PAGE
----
Italian furniture brand Driade has worked with Studio Nucleo to transform some of its most iconic pieces into 3D-printed versions fit for future life on the moon.
In the lead up to the 50-year-anniversary of the Apollo 11 moon landing, Driade has collaborated with Italian writer Gianluigi Ricuperati – asking him what will outdoor design look like on the moon?
He tasked Studio Nucleo – a group of artists and designers from Turin led by Piergiorio Robino – with reinterpreting 4 of Driade’;s bestselling designs by Philippe Starck, Naoto Fukusawa and Italian artist and furniture designer Enzo Mari.
Using 3D printing methods, they recreated each piece using a soft sand similar to regolith – the layer of dust, soil and broken rock that covers the moon’;s rocky surface.
“I asked Piergiorgio of Studio Nucleo to think about the incredible heritage of Driade,” said “We agreed that outdoor furniture for the moon or Mars was something capable of producing wonder while keeping a relationship with the past, so they created these astonishing homage ar2rks.”
The pieces will all be on show during this year’;s Milan design week, in an installation designed by Ricuperati, together with design agency Institute for Production of Wonder, and designers Studio Nucleo, Barbara De Micheli and Maurizio Cilli.
The installation is described by Driade as “a visionary project which looks to the future to celebrate the history of the Driade brand and offers an interpretation of what home spaces may look like in 2068 in an alien context.”
The multi-sensory Moon Mission installation will be located at the city’;s Cinema Arti, which will feature a moon-inspired set created by artist and architect Maurizio Cilli.
Based on studies conducted by the European Space Agency, the set will also includes sound, film and live drama components.
“I wanted to generate a tridimensional novel set up on a distant planet, but with one of the best things produced on earth: domestic bliss,” Ricuperati told Dezeen. “Driade is a maverick of domestic bliss and luxury.”
Placed within the set, is a 3D-printed lunar capsule designed by Maurizio Cilli and Barbara De Micheli.
“After a series of conversations with me, they [Cilli and De Micheli] developed a lunar dome slightly reminiscent of Soviet LEM,” Ricuperati told Dezeen.
The location installation will also serve as the set for a short film directed by Adriano Valerio and written by Ricuperati.
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Called Moonage Daydream, the film will be shot during the design week and will consist of a sort of interplay between 2 space voyage heroines played by model Giannina Oteto and actor Elena Radonicich, who recently starred in the Italian film Il Principe Libero.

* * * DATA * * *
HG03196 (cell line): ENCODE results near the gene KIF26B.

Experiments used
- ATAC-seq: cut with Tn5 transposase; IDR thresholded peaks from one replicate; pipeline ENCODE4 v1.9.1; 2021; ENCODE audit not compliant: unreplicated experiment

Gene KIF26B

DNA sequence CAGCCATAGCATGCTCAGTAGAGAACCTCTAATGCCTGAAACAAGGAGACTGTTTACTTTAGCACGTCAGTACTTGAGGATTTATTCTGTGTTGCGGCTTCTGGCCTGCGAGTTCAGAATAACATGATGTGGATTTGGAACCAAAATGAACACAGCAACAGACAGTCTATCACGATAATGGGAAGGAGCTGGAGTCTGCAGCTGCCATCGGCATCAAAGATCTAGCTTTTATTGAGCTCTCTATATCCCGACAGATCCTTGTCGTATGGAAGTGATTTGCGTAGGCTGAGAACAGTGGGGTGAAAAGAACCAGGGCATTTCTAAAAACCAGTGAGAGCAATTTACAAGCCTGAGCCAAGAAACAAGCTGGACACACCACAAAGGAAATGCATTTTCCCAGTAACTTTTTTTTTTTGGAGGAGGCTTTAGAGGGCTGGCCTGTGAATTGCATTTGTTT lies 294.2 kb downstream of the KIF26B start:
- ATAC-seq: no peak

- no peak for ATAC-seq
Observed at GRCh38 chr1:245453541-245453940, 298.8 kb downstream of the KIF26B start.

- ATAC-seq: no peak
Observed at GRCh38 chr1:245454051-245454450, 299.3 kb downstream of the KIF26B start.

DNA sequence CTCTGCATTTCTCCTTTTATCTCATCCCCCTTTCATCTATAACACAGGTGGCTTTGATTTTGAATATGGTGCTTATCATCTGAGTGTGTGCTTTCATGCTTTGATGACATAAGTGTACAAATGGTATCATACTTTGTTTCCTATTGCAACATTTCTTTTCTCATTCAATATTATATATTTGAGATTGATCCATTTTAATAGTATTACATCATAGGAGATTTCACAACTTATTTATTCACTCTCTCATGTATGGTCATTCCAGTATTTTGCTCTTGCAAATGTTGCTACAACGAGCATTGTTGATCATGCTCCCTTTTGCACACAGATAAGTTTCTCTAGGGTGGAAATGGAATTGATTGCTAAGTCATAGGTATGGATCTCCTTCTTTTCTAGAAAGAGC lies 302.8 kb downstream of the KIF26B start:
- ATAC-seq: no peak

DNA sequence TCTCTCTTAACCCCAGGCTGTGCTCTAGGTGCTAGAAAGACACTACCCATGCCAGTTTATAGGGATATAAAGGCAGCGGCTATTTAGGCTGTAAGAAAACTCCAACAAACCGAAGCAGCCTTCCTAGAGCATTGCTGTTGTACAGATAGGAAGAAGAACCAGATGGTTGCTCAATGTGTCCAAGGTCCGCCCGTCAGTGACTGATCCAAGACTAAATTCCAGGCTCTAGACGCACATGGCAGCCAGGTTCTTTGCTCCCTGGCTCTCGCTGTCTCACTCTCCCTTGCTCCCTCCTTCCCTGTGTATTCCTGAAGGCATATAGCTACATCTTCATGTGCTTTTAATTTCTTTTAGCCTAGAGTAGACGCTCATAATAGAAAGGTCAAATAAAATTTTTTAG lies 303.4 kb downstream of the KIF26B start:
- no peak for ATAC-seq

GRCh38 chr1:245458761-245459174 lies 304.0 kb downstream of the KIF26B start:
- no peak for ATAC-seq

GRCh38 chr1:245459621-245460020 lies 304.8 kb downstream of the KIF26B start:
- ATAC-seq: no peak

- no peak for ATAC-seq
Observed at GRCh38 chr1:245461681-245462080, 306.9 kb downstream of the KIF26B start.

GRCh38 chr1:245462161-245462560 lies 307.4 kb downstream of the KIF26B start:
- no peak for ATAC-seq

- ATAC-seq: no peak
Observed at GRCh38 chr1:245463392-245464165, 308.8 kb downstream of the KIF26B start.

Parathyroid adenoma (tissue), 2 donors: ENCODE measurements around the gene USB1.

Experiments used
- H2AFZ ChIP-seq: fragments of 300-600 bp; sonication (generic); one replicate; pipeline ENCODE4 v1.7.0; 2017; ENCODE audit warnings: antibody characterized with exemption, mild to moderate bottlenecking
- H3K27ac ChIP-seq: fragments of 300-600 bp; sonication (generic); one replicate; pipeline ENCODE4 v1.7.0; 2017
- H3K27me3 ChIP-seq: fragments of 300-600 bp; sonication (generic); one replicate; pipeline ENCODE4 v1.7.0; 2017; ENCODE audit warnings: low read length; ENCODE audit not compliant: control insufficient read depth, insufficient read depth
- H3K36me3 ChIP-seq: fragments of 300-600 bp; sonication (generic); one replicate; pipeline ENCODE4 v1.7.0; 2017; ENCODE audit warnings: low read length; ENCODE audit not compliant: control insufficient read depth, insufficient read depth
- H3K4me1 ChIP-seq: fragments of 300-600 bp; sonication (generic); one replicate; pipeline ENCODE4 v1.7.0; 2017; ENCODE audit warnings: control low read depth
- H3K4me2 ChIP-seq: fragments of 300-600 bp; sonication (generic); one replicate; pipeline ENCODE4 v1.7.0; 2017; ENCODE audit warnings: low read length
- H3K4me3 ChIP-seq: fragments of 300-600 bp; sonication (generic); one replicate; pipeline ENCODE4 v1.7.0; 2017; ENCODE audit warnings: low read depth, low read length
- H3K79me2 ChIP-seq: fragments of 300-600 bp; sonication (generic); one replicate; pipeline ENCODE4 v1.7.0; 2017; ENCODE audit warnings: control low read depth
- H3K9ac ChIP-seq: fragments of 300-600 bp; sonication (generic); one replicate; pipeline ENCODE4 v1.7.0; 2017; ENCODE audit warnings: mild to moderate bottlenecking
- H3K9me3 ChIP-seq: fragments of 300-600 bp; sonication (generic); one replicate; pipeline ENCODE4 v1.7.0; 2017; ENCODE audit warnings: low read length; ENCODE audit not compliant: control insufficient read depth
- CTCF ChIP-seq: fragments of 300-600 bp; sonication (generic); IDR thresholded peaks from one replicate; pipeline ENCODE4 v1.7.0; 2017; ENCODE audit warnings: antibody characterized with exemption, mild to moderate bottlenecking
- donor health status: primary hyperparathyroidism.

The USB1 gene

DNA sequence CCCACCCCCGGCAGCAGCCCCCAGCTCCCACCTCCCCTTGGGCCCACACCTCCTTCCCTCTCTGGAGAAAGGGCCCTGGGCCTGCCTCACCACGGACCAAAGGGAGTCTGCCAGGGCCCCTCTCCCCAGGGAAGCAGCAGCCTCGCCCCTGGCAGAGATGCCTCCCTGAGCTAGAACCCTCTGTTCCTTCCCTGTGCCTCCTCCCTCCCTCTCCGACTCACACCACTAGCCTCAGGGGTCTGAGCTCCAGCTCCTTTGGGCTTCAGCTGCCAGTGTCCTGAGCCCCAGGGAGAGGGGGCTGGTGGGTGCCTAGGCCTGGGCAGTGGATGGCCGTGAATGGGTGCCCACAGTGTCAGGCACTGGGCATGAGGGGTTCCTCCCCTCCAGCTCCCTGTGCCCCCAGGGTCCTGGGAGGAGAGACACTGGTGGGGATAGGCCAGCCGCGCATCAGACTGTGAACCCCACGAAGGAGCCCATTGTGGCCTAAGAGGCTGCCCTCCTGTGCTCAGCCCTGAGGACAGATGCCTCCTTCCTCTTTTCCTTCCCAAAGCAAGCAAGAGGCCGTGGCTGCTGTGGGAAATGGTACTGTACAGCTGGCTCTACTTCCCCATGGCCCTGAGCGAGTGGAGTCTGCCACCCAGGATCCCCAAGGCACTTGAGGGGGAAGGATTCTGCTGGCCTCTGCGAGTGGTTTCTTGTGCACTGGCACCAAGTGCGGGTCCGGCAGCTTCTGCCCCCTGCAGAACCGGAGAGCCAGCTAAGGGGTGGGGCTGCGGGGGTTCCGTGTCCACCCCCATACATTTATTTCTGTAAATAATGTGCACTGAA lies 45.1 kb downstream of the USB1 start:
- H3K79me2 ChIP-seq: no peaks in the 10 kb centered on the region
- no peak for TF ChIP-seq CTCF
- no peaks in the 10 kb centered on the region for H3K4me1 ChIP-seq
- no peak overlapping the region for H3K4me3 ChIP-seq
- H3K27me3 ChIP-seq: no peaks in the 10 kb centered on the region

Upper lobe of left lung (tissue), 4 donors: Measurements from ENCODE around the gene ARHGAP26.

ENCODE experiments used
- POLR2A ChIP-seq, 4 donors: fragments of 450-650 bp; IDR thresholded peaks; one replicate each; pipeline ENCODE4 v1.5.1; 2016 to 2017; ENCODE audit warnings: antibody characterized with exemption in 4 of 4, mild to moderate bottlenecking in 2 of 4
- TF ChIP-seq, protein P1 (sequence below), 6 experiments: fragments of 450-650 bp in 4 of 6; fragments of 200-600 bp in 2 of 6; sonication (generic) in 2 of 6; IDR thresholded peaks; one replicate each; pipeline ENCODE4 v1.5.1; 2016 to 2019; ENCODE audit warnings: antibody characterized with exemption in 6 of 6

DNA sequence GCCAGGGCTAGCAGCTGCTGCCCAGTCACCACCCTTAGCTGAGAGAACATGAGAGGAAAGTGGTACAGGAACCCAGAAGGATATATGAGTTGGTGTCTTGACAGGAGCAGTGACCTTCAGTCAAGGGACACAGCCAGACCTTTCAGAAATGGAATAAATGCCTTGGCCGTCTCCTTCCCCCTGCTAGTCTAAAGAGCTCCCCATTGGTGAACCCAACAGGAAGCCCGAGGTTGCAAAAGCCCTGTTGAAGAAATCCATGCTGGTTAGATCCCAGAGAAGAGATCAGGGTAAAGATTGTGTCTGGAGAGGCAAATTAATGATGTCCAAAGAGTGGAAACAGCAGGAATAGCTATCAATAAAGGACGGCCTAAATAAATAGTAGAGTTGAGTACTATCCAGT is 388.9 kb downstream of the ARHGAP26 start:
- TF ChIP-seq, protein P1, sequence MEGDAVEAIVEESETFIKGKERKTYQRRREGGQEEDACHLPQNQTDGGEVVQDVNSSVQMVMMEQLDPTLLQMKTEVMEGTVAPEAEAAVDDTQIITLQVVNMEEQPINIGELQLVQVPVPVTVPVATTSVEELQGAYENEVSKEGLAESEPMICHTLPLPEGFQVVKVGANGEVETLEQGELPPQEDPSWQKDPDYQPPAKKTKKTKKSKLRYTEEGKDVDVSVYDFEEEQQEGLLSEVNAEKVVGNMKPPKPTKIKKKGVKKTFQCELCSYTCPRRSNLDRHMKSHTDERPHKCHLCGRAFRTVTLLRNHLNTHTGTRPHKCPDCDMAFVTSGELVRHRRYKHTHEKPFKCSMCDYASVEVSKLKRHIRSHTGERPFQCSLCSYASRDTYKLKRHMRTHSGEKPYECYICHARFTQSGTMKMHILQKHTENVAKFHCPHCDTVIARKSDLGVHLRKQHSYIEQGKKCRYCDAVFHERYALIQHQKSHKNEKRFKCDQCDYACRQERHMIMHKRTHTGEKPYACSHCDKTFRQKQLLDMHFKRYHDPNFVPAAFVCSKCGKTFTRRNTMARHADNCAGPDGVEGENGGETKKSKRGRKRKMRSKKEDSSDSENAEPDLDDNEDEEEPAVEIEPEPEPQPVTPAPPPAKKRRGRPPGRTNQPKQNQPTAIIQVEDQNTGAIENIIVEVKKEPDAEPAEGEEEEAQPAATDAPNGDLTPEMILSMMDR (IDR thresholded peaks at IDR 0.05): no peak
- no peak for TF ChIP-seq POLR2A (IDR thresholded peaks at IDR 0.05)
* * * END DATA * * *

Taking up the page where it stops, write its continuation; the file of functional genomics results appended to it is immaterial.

Wearing space suit costumes designed by Veronica Toppino, the 2 “terrestrial Venuses” will dance and move throughout the set interacting with the capsule and furniture.
To complete the experience, a cosmic-themed electronic soundtrack will be played out over an “interstellar sound machine” designed by Yar Audio.
Visitors can experience the soundtrack, which will consist of “sounds that recall the interstellar dimension, a full immersion that goes beyond categories of space and time”, inside a dedicated “second shelter dome” created by Yar.
Other designers exploring interstellar themes during this year’;s Milan design week include British designer Lara Bohinc, whose planetary-inspired chair collection will be on show at the Alcova exhibition. Meanwhile Lee Broom will present a collection of outer-space-inspired lighting inside a listed building.
Moon Mission will be on show during Milan design week between 17 and 22 April 2018, at Cinema Arti, via Pietro Ascagni 8.
Driade was founded in 1968 by Enrico Astori and was for a long time one of the most glamorous and adventurous of Italy’;s design-led brands. It counts collaborations with Philippe Starck, Fabio Novembre and Ron Arad among its furniture, lighting and homeware.
In 2014, the company appointed British architect David Chipperfield as artistic director, shortly after Driade was rescued from bankruptcy by a €7 million (£6 million) injection from private finance company Italian Creation Group.
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But in 2017, the company announced Chipperfield had stepped down from his position, and replaced by a “creative committee”.